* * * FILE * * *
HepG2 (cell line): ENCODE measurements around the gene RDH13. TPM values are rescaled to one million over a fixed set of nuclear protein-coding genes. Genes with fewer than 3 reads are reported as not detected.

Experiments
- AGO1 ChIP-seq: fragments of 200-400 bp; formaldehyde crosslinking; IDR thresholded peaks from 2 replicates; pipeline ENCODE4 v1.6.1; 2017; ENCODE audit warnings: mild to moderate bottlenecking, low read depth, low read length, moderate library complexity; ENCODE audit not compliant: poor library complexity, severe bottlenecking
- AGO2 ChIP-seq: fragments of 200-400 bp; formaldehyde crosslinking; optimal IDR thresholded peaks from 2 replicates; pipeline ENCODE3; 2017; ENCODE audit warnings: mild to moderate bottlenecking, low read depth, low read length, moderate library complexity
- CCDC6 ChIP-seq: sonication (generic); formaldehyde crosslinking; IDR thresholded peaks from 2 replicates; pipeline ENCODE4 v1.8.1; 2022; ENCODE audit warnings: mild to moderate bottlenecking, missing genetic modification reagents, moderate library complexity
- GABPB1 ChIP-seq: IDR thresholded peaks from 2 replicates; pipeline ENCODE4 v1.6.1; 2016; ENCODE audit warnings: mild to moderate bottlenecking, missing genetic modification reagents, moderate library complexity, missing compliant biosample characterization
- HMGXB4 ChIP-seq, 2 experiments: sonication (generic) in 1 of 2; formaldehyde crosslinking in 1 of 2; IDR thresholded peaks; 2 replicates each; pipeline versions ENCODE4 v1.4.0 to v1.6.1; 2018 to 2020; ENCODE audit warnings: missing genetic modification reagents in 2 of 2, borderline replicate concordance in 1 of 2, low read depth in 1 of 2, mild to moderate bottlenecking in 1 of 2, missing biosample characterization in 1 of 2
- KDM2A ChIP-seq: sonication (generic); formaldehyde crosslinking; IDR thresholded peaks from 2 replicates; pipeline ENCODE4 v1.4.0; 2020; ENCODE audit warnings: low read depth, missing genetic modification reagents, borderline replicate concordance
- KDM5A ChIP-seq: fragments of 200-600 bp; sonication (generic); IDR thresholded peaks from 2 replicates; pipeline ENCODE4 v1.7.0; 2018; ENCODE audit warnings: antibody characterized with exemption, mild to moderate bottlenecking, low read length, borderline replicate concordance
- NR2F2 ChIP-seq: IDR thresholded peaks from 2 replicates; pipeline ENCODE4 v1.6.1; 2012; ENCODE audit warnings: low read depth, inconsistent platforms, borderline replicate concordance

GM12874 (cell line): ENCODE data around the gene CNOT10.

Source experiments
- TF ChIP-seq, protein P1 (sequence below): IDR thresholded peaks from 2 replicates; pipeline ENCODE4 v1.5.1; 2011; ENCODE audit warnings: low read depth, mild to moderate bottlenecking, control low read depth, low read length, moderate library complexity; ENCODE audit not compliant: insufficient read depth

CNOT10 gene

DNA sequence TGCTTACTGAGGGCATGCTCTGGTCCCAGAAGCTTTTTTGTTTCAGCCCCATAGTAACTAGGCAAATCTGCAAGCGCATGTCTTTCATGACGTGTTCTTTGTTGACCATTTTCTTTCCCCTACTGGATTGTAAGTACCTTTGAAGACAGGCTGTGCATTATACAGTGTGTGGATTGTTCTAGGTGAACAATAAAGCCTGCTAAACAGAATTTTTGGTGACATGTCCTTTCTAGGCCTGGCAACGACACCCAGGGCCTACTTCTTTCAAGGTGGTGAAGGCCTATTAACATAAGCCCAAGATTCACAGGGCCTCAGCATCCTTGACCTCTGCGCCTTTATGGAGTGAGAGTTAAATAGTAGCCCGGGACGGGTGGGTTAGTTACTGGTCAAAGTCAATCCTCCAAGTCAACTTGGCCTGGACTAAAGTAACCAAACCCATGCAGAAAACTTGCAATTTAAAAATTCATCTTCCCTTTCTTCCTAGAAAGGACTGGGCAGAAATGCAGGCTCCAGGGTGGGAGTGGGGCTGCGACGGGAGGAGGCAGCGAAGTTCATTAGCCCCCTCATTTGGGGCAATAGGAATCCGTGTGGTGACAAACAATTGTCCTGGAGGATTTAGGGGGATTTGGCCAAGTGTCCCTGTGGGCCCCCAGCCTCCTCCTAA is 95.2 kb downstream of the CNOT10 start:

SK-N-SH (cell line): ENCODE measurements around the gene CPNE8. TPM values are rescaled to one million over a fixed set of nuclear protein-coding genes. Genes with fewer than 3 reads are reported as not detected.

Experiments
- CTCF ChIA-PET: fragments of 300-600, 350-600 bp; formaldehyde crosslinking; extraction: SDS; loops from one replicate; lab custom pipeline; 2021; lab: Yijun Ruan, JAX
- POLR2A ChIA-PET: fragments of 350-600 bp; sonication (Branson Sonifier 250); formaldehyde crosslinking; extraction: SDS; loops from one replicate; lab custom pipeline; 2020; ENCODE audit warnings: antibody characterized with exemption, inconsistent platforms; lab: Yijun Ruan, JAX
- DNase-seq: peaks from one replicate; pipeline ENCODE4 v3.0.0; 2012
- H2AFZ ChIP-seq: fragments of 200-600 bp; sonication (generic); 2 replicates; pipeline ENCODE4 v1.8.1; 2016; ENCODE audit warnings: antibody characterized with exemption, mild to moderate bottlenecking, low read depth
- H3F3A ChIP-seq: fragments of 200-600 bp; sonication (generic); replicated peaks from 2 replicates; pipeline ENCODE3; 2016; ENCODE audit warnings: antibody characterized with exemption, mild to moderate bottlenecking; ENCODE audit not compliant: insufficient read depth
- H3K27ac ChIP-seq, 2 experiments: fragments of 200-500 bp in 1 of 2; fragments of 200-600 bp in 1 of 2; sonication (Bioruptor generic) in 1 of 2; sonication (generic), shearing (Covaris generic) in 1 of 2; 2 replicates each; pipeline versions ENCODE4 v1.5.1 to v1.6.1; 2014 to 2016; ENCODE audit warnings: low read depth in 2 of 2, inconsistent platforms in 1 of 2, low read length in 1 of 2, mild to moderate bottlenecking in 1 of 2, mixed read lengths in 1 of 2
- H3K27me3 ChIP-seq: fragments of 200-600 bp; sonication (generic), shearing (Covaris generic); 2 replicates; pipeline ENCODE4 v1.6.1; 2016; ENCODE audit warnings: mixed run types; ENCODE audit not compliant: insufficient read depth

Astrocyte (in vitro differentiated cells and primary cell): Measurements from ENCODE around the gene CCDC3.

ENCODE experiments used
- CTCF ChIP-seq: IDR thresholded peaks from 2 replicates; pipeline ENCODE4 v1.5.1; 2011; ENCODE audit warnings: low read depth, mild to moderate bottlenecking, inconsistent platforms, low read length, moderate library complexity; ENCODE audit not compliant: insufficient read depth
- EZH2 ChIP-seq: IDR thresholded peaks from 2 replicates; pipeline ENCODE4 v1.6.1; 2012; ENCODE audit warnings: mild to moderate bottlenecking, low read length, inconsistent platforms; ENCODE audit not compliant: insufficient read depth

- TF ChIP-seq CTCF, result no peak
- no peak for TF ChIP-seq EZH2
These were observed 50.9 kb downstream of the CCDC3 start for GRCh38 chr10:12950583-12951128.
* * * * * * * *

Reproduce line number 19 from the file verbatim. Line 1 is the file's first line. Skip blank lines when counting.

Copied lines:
- POLR2A ChIA-PET: fragments of 350-600 bp; sonication (Branson Sonifier 250); formaldehyde crosslinking; extraction: SDS; loops from one replicate; lab custom pipeline; 2020; ENCODE audit warnings: antibody characterized with exemption, inconsistent platforms; lab: Yijun Ruan, JAX